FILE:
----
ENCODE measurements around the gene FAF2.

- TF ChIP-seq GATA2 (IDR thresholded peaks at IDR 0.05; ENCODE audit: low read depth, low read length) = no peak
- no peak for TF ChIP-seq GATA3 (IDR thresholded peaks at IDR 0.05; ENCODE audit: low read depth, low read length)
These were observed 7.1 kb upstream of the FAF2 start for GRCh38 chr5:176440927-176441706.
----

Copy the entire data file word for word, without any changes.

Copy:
ENCODE measurements around the gene FAF2.

- TF ChIP-seq GATA2 (IDR thresholded peaks at IDR 0.05; ENCODE audit: low read depth, low read length) = no peak
- no peak for TF ChIP-seq GATA3 (IDR thresholded peaks at IDR 0.05; ENCODE audit: low read depth, low read length)
These were observed 7.1 kb upstream of the FAF2 start for GRCh38 chr5:176440927-176441706.